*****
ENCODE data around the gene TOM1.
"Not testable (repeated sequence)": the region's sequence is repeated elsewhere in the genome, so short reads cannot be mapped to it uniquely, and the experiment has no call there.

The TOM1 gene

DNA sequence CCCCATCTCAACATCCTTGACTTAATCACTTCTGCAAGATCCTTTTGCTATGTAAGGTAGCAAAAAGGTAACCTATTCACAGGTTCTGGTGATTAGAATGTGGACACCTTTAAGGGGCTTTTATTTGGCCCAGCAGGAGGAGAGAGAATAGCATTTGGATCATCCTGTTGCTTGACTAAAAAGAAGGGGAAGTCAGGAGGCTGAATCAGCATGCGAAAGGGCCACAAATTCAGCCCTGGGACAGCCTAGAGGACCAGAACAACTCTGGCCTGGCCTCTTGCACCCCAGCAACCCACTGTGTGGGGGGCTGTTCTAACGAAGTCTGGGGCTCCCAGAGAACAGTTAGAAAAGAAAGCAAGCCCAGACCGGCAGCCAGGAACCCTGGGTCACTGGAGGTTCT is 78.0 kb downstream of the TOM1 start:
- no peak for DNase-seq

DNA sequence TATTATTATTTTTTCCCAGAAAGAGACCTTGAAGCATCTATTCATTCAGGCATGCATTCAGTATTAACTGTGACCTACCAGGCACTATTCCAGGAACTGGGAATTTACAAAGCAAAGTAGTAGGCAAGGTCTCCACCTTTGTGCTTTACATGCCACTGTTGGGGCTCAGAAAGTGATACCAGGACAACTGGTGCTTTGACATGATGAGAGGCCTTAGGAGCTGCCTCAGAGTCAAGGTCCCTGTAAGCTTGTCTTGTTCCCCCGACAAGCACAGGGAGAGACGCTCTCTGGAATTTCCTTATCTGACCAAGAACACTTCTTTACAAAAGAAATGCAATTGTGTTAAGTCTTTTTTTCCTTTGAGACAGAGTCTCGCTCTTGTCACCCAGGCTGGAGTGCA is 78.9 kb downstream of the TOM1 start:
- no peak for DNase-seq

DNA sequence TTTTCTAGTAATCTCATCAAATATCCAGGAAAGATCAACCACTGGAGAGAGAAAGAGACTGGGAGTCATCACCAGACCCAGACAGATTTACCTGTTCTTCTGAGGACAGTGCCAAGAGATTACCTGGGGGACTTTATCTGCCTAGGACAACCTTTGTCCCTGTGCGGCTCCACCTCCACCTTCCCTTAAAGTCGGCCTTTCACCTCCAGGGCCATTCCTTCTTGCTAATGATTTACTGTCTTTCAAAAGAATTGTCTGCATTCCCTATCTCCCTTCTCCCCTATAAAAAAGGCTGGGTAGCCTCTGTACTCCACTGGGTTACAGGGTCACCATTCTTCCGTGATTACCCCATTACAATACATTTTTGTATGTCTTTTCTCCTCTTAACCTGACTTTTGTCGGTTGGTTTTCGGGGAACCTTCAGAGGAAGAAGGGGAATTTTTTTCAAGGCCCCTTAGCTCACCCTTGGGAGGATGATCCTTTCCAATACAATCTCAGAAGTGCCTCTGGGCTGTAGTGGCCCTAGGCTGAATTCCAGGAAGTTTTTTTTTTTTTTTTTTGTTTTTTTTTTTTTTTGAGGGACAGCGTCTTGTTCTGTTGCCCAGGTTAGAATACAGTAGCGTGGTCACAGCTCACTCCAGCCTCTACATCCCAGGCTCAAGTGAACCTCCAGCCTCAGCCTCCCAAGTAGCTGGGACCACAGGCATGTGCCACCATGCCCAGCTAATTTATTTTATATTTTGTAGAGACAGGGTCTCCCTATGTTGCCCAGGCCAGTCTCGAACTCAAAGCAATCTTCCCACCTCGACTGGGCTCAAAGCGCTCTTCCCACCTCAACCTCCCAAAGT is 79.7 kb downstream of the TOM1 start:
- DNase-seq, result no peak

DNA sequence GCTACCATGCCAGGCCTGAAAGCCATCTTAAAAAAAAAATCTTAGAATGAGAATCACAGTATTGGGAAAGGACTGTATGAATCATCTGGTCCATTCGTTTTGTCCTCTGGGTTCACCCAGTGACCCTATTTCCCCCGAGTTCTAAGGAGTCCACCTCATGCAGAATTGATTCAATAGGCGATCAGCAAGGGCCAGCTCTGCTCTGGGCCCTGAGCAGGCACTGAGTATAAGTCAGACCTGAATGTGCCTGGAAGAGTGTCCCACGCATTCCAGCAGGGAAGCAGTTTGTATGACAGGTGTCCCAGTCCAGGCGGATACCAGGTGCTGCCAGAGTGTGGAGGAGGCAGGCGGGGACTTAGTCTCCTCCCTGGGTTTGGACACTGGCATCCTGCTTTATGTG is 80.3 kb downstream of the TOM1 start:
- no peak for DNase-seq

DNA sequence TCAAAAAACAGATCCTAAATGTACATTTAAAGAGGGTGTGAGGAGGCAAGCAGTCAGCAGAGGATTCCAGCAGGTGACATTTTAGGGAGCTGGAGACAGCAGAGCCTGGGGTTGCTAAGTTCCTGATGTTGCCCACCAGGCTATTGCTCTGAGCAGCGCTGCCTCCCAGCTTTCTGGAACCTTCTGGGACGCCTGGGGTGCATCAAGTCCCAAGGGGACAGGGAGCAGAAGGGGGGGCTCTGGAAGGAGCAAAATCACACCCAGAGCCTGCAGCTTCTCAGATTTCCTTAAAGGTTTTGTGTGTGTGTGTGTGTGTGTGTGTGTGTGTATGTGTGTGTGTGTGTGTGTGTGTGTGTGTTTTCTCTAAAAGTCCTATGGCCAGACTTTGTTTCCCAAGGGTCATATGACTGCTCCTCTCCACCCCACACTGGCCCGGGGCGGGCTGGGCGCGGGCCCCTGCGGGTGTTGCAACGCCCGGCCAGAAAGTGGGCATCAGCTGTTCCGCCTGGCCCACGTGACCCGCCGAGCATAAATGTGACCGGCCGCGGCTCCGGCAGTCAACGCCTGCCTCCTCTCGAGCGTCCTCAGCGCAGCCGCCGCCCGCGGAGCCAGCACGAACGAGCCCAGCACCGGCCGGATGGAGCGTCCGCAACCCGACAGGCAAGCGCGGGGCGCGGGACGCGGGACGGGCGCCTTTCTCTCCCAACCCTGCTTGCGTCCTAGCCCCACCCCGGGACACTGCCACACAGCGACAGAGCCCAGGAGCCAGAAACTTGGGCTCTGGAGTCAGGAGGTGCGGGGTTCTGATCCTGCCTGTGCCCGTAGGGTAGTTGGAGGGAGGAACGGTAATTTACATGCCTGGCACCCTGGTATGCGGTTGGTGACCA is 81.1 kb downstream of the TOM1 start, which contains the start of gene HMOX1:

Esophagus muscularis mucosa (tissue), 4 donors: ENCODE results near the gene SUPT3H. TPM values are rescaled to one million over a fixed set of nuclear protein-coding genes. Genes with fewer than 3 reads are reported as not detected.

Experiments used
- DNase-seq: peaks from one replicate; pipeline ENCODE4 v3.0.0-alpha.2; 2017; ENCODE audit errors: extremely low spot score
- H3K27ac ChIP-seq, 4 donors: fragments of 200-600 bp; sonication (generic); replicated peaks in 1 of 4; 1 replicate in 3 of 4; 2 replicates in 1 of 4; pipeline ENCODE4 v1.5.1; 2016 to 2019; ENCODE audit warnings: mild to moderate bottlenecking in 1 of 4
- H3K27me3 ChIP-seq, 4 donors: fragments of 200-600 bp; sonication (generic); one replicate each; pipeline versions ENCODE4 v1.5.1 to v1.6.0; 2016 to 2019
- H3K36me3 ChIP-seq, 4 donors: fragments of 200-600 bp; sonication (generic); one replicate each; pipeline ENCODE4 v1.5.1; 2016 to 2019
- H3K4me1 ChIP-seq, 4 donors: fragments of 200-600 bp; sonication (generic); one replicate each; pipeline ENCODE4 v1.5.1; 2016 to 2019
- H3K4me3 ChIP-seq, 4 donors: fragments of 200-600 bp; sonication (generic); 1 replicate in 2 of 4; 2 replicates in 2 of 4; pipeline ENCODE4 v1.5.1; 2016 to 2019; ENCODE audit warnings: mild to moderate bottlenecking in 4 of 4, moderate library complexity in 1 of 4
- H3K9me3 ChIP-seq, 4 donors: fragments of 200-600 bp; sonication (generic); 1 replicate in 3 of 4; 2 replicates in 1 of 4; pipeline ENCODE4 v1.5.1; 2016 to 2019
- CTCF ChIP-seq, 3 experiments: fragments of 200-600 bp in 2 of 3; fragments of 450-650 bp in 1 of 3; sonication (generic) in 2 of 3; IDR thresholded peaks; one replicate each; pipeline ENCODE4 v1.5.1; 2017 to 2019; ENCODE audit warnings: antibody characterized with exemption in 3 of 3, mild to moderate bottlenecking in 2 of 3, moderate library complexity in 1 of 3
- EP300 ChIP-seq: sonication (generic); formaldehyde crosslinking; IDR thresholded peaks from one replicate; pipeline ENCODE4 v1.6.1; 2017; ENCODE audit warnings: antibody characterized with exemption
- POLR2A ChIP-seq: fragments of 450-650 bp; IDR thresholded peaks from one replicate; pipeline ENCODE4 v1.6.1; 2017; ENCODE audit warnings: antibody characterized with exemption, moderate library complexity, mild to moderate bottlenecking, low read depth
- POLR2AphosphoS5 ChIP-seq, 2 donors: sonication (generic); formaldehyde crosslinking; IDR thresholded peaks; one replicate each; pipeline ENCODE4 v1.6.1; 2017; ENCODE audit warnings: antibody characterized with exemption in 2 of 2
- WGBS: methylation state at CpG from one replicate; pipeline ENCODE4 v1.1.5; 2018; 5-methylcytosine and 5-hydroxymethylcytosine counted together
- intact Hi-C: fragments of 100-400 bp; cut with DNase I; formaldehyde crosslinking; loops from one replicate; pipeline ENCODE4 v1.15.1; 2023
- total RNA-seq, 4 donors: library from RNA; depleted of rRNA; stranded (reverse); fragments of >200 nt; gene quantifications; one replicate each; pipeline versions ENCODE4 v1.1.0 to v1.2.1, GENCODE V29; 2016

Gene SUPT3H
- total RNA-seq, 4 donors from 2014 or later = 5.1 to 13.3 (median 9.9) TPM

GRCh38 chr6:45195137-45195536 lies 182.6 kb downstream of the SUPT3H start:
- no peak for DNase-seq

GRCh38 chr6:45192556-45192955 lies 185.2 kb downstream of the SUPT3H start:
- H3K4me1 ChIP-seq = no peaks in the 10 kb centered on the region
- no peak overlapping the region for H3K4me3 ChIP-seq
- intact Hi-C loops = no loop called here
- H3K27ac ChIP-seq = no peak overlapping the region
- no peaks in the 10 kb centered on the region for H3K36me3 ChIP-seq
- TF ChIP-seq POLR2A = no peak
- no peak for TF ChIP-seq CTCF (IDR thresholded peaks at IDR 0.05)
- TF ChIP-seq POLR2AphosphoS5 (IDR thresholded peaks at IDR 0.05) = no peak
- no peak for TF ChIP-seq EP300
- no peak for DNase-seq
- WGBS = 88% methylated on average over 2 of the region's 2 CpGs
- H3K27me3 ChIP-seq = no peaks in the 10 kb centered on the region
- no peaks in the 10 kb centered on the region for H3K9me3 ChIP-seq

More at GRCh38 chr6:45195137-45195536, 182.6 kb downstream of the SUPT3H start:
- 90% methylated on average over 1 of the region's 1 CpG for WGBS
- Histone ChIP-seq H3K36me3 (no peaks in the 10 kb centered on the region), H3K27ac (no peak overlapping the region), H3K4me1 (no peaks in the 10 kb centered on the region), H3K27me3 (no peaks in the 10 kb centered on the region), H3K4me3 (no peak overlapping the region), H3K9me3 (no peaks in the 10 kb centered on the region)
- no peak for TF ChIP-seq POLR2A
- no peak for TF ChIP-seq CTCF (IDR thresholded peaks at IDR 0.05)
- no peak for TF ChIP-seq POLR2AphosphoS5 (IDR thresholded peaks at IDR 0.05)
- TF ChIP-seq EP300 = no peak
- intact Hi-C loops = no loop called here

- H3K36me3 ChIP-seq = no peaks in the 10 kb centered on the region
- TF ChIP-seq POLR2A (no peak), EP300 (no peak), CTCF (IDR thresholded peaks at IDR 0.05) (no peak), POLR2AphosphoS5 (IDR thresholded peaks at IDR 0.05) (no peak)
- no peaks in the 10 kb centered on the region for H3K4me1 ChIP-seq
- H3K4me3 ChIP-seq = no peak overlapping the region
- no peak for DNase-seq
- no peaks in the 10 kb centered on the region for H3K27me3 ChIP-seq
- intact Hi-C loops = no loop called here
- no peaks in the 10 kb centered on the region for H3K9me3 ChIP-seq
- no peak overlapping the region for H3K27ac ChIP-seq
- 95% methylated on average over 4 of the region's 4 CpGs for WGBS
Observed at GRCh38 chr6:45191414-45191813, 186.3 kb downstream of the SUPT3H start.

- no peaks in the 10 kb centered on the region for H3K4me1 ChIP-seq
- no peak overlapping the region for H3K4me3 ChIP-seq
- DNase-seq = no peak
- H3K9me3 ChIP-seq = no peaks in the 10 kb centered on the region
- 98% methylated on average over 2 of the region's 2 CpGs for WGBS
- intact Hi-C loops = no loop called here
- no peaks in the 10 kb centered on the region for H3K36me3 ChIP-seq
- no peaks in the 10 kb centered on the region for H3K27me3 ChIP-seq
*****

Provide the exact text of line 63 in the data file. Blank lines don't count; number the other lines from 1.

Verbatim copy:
- no peak overlapping the region for H3K27ac ChIP-seq